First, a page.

You have the two most important people who understands your family, your thoughts, opinions, fears, fincial struggles, health issues and autism……your MOMS!  You don't need to worry about anyone else.  Be blessed you have your moms who GET IT!  The most frustrating things is having family not understand your struggles, especially your MOMS.  Be blessed, be very BLESSED!  You're doing the best you know how and that is caring for your family.  You know life in general is complicated enough then add everything else, you're doing a fantasic job.  I admire your honesty and sharing with us all.


@lyndavisyak thank you very much. 🙂


Please don't worry about their opinions-they don't completely understand how you and Lizze are caught between a rock and a hard place. You have to decide and do what's best for you first and your family, even if it means doing what other people don't agree with your choices. I'm not familiar with special needs requirements but what with suffering from severe fibromyalgia, when I do attend a party or special event, I cannot stay more than an hour without discomfort. And sometimes people act disgusted with me "What's the matter with you, Mary Ann….being a party pooper" and so on. In summary, even if you were to attend an event, they might take it personally if you have to leave early. Do what YOU c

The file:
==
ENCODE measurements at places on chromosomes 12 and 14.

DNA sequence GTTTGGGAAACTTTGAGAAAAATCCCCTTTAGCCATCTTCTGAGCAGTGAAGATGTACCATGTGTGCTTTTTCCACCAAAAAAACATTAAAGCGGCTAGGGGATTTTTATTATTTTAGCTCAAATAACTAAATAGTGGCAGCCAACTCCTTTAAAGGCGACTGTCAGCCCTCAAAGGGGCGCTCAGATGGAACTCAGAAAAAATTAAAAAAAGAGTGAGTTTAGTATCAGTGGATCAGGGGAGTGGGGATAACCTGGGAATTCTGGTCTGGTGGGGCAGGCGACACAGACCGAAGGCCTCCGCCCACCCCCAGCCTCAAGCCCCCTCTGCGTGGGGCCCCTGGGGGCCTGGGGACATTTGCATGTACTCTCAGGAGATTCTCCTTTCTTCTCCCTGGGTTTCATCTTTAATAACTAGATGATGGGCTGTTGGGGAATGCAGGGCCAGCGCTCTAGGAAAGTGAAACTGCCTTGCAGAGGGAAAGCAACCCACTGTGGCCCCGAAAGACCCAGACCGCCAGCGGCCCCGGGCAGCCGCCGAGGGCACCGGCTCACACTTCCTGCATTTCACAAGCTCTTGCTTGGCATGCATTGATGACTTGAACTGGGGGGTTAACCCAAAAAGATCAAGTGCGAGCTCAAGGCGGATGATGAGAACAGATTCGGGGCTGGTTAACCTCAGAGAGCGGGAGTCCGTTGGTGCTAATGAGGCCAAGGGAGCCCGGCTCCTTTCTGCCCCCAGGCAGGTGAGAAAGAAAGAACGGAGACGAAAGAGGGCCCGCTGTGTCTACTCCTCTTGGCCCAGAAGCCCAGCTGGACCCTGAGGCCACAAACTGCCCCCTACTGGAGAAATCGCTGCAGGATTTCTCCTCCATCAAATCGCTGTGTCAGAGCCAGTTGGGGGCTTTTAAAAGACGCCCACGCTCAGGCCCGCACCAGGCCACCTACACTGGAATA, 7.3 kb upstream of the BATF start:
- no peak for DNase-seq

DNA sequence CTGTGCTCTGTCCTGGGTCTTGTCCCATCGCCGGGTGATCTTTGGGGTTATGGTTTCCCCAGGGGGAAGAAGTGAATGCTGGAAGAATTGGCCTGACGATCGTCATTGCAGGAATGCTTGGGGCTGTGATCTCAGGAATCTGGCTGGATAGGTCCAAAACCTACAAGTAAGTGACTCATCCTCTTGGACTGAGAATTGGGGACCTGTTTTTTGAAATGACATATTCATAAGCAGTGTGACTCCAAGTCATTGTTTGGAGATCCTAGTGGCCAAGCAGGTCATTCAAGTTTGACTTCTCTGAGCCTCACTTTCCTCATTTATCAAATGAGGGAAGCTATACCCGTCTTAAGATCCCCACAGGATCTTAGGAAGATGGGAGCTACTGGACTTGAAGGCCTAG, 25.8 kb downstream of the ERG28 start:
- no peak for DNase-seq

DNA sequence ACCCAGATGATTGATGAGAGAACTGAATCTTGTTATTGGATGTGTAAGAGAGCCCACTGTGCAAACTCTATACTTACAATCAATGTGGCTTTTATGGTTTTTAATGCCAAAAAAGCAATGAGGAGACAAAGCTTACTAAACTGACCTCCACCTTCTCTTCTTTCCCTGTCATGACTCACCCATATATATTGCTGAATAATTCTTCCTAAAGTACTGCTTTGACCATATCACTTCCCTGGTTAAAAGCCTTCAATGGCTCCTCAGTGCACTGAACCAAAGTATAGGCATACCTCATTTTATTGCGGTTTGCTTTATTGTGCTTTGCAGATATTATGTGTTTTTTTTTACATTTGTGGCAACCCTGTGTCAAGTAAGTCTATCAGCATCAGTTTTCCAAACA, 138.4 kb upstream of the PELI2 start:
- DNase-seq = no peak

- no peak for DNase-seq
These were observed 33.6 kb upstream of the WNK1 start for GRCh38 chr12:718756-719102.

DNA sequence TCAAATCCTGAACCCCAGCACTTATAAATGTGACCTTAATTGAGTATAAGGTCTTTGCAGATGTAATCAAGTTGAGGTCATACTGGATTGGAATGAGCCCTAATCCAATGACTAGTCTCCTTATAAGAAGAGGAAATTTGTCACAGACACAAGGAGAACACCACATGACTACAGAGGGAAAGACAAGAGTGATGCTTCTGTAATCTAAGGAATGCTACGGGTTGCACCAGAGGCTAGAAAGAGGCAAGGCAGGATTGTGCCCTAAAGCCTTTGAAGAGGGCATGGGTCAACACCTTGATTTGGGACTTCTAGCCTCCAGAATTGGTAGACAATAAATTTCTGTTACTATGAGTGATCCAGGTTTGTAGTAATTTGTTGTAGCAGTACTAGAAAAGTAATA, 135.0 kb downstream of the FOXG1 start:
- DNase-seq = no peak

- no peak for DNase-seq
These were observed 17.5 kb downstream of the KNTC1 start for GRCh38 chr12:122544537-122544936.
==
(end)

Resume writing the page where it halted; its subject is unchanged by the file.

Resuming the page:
feel is best.


@MaryAnn47 I think Lizze would completely understand where you are coming from.